2 June 2004
John Maynard Smith – a celebration of his life and work
A memorial tribute to the life and work of the late Professor John Maynard Smith, the renowned evolutionary biologist, is to be held at the University of Sussex.
Leading names in the field of evolutionary biology will be joining family, friends, admirers and colleagues to pay tribute to Professor Maynard Smith at the Meeting House on the University of Sussex campus in Falmer near Brighton on the afternoon of 26 June.
Speakers include five distinguished professors who knew Maynard Smith well and share his passion for evolutionary biology.
Richard Dawkins (University of Oxford) is the author of internationally acclaimed books such as The Selfish Gene. Paul Harvey, one of Maynard Smith's former colleagues at Sussex, is now head of Zoology at the University of Oxford. Bruce Levin (Emory University, Atlanta, USA) shares Maynard Smith's interest in the evolution of bacteria and the control of infectious disease. Alexey Kondrashov, (National Center for Biotechnology Information, Bethesda, USA) is an expert on the evolution of sex, the topic of one of Maynard Smith's most famous books. Lord May of Oxford, President of the Royal Society, applies his mathematical skills to biological problems, as did Maynard Smith.
Messages of condolence and fond memories have been flooding in from around the world, reflecting the affection Maynard Smith commanded during his lifetime. Obituaries and information on Maynard Smith can also be found on a website set up by his colleagues at the Centre for the Study of Evolution.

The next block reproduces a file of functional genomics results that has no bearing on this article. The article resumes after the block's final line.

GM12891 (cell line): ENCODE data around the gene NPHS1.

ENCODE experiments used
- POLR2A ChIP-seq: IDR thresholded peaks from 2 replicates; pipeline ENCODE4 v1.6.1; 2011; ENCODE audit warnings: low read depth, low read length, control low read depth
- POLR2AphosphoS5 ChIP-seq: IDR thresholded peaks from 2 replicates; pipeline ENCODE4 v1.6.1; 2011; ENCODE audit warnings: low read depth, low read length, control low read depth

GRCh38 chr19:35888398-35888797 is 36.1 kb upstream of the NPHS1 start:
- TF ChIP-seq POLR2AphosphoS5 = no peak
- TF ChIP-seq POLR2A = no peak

Maynard Smith was the founding Dean of the School of Biological Sciences at the University of Sussex in 1965. He was remarkable for the breadth of his contributions to biology, ranging from his radical application of game theory to understanding evolution to his clear description of the major transitions in the history of life. Although he officially retired in 1985, Maynard Smith remained active in research until his death on 19 April. His last book, on animal signals, was published in December 2003.
Those wishing to attend the memorial should visit the webpage at www.biols.sussex.ac.uk/CSE or send an email to CSE@Sussex.ac.uk.
Notes for editors
For further information, or if you wish to contribute anecdotes and personal recollection of John Maynard Smith's life and work, to be displayed on the day, please go to the CSE website at http://www.biols.susx.ac.uk/CSE/members/jms/jmsmemorial.htm.
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